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A multimodal approach to studying the relationship between peripheral glutathione, brain glutamate, and cognition in health and in schizophrenia

Abstract

Involvement of oxidative stress in the pathophysiology of schizophrenia (SZ) is suggested by studies of peripheral tissue. Nonetheless, it is unclear how such biological changes are linked to relevant, pathological neurochemistry, and brain function. We designed a multi-faceted study by combining biochemistry, neuroimaging, and neuropsychology to test how peripheral changes in a key marker for oxidative stress, glutathione (GSH), may associate with central neurochemicals or neuropsychological performance in health and in SZ. GSH in dorsal anterior cingulate cortex (dACC) was acquired as a secondary 3T 1H-MRS outcome using a MEGA-PRESS sequence. Fifty healthy controls and 46 patients with SZ were studied cross-sectionally, and analyses were adjusted for effects of confounding variables. We observed lower peripheral total GSH in SZ compared to controls in extracellular (plasma) and intracellular (lymphoblast) pools. Total GSH levels in plasma positively correlated with composite neuropsychological performance across the total population and within patients. Total plasma GSH levels were also positively correlated with the levels of Glx in the dACC across the total population, as well as within each individual group (controls, patients). Furthermore, the levels of dACC Glx and dACC GSH positively correlated with composite neuropsychological performance in the patient group. Exploring the relationship between systemic oxidative stress (in particular GSH), central glutamate, and cognition in SZ will benefit further from assessment of patients with more varied neuropsychological performance.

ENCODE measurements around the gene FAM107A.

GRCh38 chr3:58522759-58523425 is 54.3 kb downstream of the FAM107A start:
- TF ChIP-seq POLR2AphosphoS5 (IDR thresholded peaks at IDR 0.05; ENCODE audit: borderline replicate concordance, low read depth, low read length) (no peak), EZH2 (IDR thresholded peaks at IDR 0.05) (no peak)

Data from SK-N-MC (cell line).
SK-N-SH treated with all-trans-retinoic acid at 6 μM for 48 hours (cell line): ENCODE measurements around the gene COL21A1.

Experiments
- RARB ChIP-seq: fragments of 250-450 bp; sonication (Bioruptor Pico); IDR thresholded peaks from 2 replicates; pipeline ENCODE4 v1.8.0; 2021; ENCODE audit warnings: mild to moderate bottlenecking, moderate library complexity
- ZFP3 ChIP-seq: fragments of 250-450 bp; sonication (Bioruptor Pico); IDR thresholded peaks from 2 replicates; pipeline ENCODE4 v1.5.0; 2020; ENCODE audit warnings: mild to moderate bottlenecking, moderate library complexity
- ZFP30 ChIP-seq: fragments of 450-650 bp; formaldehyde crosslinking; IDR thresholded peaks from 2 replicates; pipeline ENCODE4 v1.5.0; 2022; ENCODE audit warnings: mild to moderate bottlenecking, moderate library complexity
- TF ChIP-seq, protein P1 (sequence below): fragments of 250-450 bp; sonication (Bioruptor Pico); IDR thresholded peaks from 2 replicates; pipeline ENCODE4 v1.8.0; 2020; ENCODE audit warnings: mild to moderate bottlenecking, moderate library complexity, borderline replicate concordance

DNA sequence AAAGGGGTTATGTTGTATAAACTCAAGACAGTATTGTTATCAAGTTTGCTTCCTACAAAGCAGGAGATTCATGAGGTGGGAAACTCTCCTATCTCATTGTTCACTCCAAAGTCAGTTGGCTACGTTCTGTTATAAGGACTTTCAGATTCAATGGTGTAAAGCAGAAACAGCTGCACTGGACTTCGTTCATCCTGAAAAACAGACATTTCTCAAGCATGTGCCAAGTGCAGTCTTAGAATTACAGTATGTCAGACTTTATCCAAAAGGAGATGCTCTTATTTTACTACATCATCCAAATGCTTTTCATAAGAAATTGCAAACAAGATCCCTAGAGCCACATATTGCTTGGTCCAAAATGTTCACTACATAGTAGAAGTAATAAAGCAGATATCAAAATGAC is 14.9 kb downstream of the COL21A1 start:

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Fig. 1: Voxel placement and sample spectra from dorsal Anterior Cingulate Cortex (dACC).
Fig. 2: Comparison of plasma GSH between groups as well as evaluation of its relationship with other measured variables across and within groups.
Fig. 3: Comparison of dACC Glx and dACC GSH between groups as well as evaluation of their relationship across and within groups.

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Acknowledgements

This work was supported by the National Institute of Mental Health (MH-094268 Silvio O. Conte center, MH-092443, MH-105660, MH-107730) (AS), as well as grants from Stanley (AS), S-R (AS), RUSK (AS), NARSAD (JC and AS), and support of the Alexander Wilson Schweizer Fellowship (JC). This project also applies tools developed under P41 EB015909 (RE and PB) and R01 EB016089 (RE). The design, writing, and the decision of publication are only of the authors, who have no conflict of interest to declare. A fund from Mitsubishi Tanabe Pharma Corporation was partly used for recruitment of 11 healthy controls. The authors thank Drs. Kim Do and Michel Cuenod for kindly contributing to scientific discussions and feedback related to this work. They thank Dr. Laurent Younes and Dr. Brian Caffo for discussions regarding medical statistics and data analysis, and also sincerely thank Yukiko Lema for assistance in graphical design of the figures.

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Coughlin, J.M., Yang, K., Marsman, A. et al. A multimodal approach to studying the relationship between peripheral glutathione, brain glutamate, and cognition in health and in schizophrenia. Mol Psychiatry (2020). https://doi.org/10.1038/s41380-020-00901-5

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